Enrique Norten unveils expansion plans for Mexico City’s design & film school, Centro

(Courtesy TEN Arquitectos)

(Courtesy TEN Arquitectos)

Centro, a Mexico City–based design and film school, has just announced that Enrique Norten of TEN Arquitectos has been chosen to design a new expansion to its existing campus.

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Facades pro Michel Rojkind on value-added building envelopes

Rojkind Arquitectos and Zahner crafted a new stainless steel facade for Liverpool department store in Mexico City. (Jaime Navarro)

Rojkind Arquitectos’ Liverpool Insurgentes department store. (Jaime Navarro)

Known for their playful, cutting-edge facades, Rojkind Arquitectos are adept at transforming obstacles into opportunity.

Continue reading after the jump.

If swoopy renderings weren’t enough, now you can fly through Zaha Hadid’s first project in Mexico

Esfera City Center. (Courtesy Zaha Hadid Architects)

Esfera City Center. (Courtesy Zaha Hadid Architects)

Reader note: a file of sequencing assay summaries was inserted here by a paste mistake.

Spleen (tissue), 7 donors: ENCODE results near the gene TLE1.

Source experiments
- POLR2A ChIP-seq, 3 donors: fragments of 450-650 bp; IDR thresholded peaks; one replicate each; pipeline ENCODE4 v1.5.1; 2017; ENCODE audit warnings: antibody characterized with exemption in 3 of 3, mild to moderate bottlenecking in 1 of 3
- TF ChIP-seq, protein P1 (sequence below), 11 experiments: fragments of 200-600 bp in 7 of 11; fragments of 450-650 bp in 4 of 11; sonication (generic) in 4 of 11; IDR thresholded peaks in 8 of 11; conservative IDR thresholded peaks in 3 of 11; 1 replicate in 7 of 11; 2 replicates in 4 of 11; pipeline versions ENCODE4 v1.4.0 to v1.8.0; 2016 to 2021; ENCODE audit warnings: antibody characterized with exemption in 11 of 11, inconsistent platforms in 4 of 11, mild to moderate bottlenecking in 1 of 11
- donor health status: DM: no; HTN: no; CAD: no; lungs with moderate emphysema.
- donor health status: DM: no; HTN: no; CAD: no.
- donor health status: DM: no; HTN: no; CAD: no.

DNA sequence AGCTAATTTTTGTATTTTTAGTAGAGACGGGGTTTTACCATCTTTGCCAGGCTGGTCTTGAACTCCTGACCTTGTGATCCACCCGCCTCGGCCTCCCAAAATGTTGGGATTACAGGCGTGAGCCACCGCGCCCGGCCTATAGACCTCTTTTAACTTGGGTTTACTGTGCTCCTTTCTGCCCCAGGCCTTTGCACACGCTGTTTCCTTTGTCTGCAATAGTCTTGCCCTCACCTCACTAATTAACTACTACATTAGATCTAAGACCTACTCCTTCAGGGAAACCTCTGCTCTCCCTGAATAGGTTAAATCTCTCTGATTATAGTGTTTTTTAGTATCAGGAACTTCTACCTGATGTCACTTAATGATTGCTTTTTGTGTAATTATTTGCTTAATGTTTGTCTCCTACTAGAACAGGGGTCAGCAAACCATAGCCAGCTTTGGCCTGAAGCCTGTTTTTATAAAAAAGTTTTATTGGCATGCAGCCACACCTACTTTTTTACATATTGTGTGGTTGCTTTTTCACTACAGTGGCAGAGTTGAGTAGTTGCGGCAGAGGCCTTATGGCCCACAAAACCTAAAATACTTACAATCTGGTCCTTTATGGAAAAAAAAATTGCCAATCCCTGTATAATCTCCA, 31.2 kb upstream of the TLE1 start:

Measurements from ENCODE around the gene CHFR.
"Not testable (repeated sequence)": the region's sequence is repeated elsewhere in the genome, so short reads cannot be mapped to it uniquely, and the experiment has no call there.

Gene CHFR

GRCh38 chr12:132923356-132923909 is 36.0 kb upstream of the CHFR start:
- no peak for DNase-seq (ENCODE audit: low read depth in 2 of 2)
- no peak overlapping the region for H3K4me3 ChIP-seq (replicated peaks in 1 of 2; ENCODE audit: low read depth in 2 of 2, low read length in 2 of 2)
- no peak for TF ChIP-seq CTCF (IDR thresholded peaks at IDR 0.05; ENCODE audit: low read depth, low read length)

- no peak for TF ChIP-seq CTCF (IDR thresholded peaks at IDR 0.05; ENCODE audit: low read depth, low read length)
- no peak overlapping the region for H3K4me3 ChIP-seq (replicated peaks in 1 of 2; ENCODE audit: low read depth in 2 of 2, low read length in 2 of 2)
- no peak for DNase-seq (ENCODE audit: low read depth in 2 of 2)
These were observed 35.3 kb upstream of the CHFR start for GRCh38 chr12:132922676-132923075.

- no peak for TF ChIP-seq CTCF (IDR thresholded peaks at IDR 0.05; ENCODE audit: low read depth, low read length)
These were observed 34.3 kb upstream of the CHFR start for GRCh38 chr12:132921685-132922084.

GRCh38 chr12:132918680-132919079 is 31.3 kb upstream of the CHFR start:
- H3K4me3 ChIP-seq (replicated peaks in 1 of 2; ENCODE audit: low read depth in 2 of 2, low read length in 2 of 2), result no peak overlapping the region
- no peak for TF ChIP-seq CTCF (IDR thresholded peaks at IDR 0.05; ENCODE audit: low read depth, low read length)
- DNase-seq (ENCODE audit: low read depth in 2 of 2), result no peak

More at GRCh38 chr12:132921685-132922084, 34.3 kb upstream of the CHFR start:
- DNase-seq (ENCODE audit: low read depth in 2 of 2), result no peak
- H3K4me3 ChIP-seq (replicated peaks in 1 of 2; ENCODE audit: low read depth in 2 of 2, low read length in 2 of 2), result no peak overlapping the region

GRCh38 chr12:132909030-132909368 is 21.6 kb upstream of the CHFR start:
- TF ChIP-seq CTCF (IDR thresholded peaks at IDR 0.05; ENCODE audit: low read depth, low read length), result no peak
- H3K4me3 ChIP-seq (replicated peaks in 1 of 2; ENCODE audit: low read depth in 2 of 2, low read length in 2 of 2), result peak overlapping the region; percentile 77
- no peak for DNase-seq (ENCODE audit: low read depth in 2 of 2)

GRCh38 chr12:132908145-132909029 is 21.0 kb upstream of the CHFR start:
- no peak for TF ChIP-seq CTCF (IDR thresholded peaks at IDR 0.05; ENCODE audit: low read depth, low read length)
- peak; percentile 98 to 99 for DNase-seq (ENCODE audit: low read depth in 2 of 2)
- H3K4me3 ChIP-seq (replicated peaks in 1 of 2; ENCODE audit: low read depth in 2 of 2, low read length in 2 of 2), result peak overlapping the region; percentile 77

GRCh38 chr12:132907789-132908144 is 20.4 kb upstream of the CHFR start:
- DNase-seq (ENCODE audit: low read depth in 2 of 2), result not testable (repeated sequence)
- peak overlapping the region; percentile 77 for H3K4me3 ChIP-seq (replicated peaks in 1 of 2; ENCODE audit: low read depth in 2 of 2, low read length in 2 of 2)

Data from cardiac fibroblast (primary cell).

In mid-May, AN wrote about Zaha Hadid‘s first project in Mexico—a sprawling, 981-unit housing complex in Monterrey. The Esfera City Center development appears as a series of interconnected, almost pixelated, mid-rise residential buildings that are centered around a communal green space. And now it has a slick video rendering that sheds new light on the project’s design.

Watch the video after the jump.

On View> Mexico City installation puts architecture on the sidewalk

Jardineira at LIGA by TACOA Arquitetos, Mexico City (Luis Gallardo, LGM Studio).

Jardineira at LIGA by TACOA Arquitetos, Mexico City
(Luis Gallardo, LGM Studio).